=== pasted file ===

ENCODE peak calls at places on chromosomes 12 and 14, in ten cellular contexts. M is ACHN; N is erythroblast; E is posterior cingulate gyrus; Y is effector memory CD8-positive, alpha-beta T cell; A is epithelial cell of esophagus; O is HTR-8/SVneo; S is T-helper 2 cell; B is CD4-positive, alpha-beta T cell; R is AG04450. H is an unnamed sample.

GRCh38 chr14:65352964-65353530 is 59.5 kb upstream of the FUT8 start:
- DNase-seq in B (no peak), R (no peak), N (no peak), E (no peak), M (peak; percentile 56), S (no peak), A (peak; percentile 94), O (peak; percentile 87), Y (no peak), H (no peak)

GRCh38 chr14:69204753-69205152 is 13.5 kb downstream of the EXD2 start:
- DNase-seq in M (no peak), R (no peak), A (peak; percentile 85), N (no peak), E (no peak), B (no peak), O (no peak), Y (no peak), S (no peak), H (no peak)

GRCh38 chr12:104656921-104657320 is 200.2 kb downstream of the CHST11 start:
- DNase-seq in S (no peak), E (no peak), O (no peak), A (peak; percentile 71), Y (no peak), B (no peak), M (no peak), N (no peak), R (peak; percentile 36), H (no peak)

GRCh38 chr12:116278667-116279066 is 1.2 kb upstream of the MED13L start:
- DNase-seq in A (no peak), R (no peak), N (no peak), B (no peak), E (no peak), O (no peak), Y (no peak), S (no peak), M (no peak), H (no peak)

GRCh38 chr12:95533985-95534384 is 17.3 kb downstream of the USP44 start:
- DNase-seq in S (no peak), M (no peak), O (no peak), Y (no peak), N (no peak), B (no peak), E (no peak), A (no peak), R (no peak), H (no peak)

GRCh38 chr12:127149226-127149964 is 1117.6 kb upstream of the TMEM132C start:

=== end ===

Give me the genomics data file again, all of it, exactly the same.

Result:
ENCODE peak calls at places on chromosomes 12 and 14, in ten cellular contexts. M is ACHN; N is erythroblast; E is posterior cingulate gyrus; Y is effector memory CD8-positive, alpha-beta T cell; A is epithelial cell of esophagus; O is HTR-8/SVneo; S is T-helper 2 cell; B is CD4-positive, alpha-beta T cell; R is AG04450. H is an unnamed sample.

GRCh38 chr14:65352964-65353530 is 59.5 kb upstream of the FUT8 start:
- DNase-seq in B (no peak), R (no peak), N (no peak), E (no peak), M (peak; percentile 56), S (no peak), A (peak; percentile 94), O (peak; percentile 87), Y (no peak), H (no peak)

GRCh38 chr14:69204753-69205152 is 13.5 kb downstream of the EXD2 start:
- DNase-seq in M (no peak), R (no peak), A (peak; percentile 85), N (no peak), E (no peak), B (no peak), O (no peak), Y (no peak), S (no peak), H (no peak)

GRCh38 chr12:104656921-104657320 is 200.2 kb downstream of the CHST11 start:
- DNase-seq in S (no peak), E (no peak), O (no peak), A (peak; percentile 71), Y (no peak), B (no peak), M (no peak), N (no peak), R (peak; percentile 36), H (no peak)

GRCh38 chr12:116278667-116279066 is 1.2 kb upstream of the MED13L start:
- DNase-seq in A (no peak), R (no peak), N (no peak), B (no peak), E (no peak), O (no peak), Y (no peak), S (no peak), M (no peak), H (no peak)

GRCh38 chr12:95533985-95534384 is 17.3 kb downstream of the USP44 start:
- DNase-seq in S (no peak), M (no peak), O (no peak), Y (no peak), N (no peak), B (no peak), E (no peak), A (no peak), R (no peak), H (no peak)

GRCh38 chr12:127149226-127149964 is 1117.6 kb upstream of the TMEM132C start: